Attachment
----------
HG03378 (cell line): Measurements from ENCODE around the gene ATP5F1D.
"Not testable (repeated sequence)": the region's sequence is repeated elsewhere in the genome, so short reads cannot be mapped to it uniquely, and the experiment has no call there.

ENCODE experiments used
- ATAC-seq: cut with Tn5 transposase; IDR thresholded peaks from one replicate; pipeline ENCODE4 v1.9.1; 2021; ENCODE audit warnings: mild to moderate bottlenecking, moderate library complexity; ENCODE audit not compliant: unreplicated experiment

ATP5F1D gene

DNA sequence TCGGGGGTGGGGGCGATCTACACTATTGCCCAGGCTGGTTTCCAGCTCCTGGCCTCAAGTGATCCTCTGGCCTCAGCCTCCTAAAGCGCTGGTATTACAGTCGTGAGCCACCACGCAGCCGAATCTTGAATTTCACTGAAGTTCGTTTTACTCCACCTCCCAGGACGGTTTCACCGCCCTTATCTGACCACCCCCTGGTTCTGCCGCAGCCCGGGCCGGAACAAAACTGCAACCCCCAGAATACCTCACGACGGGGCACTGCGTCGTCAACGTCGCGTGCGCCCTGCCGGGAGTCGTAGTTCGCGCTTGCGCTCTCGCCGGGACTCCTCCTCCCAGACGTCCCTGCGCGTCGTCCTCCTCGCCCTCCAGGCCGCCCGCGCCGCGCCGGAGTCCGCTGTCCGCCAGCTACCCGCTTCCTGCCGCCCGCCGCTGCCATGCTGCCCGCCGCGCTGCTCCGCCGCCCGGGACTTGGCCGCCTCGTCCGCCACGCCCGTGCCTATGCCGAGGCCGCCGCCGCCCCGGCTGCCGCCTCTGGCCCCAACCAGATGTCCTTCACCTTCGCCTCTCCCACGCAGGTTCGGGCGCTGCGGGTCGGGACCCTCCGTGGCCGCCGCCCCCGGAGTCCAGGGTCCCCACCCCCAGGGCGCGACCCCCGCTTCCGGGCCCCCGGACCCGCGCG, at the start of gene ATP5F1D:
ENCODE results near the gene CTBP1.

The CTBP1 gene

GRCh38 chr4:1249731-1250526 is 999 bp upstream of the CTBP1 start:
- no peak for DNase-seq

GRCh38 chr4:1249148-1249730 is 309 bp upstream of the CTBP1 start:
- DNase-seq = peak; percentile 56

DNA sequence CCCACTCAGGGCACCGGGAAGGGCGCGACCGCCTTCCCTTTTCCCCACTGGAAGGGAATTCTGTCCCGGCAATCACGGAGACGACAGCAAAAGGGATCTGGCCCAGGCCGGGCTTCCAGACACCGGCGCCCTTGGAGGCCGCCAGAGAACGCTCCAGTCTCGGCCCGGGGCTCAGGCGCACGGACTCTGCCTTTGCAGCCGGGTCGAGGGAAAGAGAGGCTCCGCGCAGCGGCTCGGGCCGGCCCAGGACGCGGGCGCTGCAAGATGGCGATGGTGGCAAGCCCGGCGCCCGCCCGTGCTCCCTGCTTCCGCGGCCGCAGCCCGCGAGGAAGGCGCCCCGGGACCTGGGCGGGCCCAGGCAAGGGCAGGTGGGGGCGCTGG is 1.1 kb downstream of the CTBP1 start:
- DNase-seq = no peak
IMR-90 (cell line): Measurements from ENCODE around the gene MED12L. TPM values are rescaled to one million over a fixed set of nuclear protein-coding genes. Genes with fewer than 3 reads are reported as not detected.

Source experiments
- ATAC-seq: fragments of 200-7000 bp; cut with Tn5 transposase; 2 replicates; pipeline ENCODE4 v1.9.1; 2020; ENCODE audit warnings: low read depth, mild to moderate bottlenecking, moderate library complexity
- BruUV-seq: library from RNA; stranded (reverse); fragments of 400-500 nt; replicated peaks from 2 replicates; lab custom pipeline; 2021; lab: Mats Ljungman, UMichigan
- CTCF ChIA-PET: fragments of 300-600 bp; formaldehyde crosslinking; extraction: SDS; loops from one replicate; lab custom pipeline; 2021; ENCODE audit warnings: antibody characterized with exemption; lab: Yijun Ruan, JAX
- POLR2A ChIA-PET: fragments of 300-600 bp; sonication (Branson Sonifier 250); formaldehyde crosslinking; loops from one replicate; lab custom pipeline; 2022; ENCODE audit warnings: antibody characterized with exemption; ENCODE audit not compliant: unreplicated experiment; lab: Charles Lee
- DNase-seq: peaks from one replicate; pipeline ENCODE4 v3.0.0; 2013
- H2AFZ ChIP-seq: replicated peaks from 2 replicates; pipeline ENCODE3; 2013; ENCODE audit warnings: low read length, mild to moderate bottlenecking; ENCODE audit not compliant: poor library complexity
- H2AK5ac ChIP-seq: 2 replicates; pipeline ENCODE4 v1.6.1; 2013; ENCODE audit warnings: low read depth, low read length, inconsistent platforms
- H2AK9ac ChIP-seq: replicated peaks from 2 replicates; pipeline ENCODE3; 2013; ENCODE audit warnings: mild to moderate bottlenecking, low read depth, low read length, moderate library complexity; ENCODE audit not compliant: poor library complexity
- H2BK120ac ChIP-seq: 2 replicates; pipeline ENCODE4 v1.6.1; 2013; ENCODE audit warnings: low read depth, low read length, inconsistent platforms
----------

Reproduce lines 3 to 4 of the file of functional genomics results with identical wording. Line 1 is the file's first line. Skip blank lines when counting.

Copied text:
ENCODE experiments used
- ATAC-seq: cut with Tn5 transposase; IDR thresholded peaks from one replicate; pipeline ENCODE4 v1.9.1; 2021; ENCODE audit warnings: mild to moderate bottlenecking, moderate library complexity; ENCODE audit not compliant: unreplicated experiment